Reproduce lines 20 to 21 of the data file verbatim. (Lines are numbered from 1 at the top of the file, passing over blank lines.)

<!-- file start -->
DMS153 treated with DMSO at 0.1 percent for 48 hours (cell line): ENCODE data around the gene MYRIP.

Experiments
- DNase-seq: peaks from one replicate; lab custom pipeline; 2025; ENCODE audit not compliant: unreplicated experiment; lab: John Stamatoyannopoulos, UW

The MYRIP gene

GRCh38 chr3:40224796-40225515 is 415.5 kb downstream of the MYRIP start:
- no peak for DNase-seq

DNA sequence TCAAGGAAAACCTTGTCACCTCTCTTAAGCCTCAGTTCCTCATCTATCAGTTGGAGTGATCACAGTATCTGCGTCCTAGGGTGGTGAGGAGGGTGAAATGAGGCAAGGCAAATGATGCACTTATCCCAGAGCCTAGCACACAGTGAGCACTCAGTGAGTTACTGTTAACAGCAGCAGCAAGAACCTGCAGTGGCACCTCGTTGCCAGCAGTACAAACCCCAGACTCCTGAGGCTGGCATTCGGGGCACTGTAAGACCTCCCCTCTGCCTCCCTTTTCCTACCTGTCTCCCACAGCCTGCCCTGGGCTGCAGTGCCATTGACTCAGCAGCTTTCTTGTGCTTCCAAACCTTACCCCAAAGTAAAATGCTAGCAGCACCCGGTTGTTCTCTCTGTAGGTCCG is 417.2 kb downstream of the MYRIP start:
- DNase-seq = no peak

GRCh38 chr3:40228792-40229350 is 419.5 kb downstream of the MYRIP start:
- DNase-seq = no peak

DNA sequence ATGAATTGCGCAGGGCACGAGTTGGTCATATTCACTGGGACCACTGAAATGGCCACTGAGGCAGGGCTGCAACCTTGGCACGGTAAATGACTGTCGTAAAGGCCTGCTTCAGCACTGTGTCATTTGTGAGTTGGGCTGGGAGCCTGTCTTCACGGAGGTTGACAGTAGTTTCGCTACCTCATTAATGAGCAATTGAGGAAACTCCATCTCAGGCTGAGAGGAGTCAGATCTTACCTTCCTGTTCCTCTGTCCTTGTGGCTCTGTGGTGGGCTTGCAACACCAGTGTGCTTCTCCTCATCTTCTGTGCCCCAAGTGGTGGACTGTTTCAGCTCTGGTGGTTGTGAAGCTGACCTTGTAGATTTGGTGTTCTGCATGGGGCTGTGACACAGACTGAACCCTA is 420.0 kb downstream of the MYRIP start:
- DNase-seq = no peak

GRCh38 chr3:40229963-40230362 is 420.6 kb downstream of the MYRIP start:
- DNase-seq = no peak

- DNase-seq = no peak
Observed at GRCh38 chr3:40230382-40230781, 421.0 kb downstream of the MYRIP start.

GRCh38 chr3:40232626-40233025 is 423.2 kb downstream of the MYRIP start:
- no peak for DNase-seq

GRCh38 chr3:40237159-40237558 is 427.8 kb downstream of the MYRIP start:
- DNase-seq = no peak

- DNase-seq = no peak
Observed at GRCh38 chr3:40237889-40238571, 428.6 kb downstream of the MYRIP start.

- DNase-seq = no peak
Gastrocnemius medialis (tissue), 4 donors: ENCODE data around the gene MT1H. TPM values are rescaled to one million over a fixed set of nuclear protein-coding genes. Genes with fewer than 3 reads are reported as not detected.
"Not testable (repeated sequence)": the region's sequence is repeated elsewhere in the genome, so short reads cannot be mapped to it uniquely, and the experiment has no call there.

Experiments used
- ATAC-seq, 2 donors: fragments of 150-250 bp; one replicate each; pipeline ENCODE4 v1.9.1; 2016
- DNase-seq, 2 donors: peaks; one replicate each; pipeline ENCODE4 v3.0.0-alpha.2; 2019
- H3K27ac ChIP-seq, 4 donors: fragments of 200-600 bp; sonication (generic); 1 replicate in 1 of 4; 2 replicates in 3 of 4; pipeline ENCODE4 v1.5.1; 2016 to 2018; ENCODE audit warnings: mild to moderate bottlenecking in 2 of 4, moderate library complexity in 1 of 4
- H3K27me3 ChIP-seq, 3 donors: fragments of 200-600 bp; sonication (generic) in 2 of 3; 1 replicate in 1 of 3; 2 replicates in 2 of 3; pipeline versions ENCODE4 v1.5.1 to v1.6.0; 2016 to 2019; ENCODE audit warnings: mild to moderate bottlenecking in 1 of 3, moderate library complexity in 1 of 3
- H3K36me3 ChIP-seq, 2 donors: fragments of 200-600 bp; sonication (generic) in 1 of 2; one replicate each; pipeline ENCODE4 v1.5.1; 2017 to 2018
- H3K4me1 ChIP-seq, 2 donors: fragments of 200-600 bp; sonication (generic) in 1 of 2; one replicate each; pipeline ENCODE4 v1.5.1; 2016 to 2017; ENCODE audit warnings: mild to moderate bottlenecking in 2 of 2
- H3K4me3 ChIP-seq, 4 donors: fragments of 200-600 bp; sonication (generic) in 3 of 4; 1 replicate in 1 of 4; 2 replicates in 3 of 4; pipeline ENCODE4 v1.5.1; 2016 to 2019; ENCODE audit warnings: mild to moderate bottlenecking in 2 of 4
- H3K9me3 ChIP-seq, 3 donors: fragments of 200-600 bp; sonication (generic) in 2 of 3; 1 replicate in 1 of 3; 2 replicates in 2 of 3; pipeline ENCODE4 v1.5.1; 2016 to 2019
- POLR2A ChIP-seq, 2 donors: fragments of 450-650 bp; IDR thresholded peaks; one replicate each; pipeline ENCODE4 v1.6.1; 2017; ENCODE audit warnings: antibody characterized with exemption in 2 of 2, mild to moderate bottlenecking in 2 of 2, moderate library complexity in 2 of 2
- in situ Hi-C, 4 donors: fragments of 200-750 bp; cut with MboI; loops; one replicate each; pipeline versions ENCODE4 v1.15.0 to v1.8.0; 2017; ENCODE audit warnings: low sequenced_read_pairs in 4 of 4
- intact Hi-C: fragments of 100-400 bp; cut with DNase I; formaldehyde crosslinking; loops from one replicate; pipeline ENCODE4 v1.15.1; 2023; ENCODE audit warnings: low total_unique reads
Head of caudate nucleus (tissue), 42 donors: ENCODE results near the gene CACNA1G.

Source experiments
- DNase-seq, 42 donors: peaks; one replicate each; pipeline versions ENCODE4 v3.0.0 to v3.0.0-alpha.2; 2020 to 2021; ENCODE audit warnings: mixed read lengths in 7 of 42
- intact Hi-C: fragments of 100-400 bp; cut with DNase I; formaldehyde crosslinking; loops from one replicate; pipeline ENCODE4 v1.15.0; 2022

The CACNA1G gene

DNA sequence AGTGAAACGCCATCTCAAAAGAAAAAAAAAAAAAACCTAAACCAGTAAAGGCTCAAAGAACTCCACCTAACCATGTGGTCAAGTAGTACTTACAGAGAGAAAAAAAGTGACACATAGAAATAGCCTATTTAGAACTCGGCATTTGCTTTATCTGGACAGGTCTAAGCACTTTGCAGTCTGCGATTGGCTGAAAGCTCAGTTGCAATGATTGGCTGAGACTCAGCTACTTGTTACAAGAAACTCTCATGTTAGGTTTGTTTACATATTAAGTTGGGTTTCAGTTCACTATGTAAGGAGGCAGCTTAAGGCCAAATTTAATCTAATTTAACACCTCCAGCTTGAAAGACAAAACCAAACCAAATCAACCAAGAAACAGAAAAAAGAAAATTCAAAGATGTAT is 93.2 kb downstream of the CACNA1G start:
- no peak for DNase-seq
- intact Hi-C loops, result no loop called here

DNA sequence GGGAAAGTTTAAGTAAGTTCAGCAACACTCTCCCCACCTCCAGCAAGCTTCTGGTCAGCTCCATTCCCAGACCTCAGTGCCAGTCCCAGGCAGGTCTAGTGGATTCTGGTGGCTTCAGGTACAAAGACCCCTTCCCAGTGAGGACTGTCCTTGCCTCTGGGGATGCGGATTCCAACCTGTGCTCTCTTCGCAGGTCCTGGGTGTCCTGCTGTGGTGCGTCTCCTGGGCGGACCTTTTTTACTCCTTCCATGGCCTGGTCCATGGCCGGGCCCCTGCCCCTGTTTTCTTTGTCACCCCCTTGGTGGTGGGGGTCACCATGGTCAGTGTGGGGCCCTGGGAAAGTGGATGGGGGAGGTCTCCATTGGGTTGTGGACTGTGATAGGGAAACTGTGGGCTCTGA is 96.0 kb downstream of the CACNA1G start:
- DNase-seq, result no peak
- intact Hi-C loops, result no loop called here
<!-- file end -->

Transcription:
- DNase-seq = no peak

- DNase-seq = no peak